Last time I told you I would show you how to search for journal articles on PubMed – the premiere bibliographic database for the bio-sciences community. It’s free for anyone to use (you do not need to be a doctor, scientist or librarian) so take advantage of it as you can just go on and start searching right away without having to register or sign in. I have found many great articles on PubMed on a wide range of topics that have helped tremendously – sometimes it is just fun to poke around and see what is going on in the world of science and you can even get alerts sent to an RSS Feed or your email when new articles are posted on PubMed (I will show you this in the next post). Sometimes the full article is available and sometimes only an abstract is available or just the article name and author, etc. Note: Abstracts are always in English, so if an article says that is written in Japanese, the abstract, if available, will always be available in English. An Abstract is the brief summary of a scientific paper – typically a paragraph or two. An Abstract generally gives information about the author(s) of the paper, such as name(s) and country; what premise they are testing, what methods were used to test the theory, and the conclusions that were reached.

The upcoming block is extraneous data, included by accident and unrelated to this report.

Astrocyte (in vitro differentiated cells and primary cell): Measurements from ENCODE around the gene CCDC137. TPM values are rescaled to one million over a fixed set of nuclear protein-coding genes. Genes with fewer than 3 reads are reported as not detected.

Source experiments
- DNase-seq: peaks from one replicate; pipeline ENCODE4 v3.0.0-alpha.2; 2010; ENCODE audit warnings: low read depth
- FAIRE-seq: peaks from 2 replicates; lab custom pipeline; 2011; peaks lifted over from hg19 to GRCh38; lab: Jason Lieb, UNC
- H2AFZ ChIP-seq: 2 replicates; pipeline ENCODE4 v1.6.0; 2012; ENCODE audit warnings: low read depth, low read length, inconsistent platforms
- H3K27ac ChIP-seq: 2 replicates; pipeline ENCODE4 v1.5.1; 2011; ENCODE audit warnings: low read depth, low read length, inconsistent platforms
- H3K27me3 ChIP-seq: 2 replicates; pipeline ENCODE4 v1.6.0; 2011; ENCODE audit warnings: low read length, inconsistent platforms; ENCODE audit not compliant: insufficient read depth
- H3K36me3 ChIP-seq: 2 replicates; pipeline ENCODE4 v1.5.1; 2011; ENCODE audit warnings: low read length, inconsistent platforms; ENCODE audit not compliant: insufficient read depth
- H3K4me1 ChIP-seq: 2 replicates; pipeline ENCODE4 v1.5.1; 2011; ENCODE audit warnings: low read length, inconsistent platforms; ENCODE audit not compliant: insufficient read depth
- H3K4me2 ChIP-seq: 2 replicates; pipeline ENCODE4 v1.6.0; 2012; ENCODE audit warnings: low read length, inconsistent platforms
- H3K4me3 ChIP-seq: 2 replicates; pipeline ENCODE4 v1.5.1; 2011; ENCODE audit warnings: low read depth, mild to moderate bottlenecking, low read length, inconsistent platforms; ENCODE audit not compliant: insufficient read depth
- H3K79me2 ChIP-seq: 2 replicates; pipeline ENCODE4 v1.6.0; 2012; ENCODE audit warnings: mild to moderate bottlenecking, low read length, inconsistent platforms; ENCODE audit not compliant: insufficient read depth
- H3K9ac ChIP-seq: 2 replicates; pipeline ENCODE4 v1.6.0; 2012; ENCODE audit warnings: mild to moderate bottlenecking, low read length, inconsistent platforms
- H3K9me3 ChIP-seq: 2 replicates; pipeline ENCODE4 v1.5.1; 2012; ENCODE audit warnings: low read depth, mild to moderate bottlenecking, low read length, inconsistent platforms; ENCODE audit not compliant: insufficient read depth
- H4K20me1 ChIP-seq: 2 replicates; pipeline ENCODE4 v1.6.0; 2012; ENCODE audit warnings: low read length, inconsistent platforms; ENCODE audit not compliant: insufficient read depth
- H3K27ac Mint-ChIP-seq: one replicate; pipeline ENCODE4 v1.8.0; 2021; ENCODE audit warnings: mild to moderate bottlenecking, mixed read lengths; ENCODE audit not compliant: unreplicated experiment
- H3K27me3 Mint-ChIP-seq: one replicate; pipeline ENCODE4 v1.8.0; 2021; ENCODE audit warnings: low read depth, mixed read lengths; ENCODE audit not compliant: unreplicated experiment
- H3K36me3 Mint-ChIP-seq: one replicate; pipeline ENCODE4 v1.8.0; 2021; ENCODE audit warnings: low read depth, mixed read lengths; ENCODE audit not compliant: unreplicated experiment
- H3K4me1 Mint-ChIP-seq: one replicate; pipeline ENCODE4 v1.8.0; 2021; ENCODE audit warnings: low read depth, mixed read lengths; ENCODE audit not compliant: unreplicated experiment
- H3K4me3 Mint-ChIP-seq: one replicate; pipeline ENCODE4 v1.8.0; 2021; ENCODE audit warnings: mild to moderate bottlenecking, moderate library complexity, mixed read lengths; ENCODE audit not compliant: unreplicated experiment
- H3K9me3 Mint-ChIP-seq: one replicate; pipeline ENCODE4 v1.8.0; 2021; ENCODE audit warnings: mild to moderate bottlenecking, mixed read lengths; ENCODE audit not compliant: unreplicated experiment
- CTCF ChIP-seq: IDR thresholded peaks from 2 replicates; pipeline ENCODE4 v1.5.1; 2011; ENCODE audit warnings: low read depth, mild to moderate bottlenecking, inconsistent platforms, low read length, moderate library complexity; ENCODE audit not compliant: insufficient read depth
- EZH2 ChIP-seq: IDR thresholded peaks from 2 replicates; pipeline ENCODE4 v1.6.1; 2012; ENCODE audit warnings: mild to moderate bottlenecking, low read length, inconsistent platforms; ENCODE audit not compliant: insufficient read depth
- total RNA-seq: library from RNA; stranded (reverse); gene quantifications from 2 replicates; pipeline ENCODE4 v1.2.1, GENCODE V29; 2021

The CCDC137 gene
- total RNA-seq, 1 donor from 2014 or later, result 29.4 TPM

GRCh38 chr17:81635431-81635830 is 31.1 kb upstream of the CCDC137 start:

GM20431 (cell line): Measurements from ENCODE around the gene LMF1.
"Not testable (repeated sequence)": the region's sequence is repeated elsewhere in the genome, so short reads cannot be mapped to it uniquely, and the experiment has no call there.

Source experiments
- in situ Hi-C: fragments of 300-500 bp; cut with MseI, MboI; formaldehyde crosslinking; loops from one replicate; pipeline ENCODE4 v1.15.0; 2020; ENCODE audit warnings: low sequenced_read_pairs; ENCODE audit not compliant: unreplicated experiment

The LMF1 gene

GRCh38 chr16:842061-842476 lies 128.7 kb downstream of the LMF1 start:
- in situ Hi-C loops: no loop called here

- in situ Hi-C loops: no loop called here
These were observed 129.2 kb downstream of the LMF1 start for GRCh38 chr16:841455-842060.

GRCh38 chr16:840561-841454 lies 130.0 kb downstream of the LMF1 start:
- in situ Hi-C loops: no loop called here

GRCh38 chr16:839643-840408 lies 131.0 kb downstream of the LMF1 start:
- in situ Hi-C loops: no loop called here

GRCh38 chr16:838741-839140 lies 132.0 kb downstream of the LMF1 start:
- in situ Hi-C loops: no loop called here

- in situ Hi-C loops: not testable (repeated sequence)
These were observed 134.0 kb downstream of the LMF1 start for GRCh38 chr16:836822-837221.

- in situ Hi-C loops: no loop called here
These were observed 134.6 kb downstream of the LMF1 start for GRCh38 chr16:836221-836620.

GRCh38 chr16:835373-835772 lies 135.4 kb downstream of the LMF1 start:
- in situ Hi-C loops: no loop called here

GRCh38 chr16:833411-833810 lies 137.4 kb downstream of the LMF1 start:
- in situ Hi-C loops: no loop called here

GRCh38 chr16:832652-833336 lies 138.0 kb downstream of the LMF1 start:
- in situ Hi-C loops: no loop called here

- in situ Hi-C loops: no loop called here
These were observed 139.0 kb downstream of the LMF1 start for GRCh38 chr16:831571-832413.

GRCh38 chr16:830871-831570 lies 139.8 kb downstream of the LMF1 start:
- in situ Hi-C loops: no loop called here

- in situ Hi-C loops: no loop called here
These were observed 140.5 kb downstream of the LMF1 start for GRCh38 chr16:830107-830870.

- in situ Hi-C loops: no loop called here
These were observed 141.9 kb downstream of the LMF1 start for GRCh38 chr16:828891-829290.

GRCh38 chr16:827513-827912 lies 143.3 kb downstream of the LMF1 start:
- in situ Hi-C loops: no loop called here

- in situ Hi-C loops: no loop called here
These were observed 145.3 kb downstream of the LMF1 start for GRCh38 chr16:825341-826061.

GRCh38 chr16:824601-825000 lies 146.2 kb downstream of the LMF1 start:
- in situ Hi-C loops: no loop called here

Here is a great, easy to follow video done by MIT’s TechTV showing you step-by-step how to do a basic search on PubMed. Ignore the link they give in the video to access PubMed as it is through MIT’s own server, thus, only for MIT students/faculty. For everyone else, to access PubMed, simply go to http://www.ncbi.nlm.nih.gov/pubmed/ or do a search in Google for “PubMed” and it will be the first link that comes up on the results page.
Part of the MIT Libraries video tutorial series. This video demonstrates how to use the PubMed citation database to search for life science and biomedical research. Search efficiently and get full text articles.
*If you want to read a bit more about doing a search on PubMed here is a great “cheat sheet” that PubMed created to learn the basics performing a search:*
For learning how to do more than just a basic search on PubMed, PubMed has put together a Free web-based learning series made up of many brief tutorials: click here to begin. It is a really great mini-course which may take a few hours to go through, but you can also jump around based upon what interests you.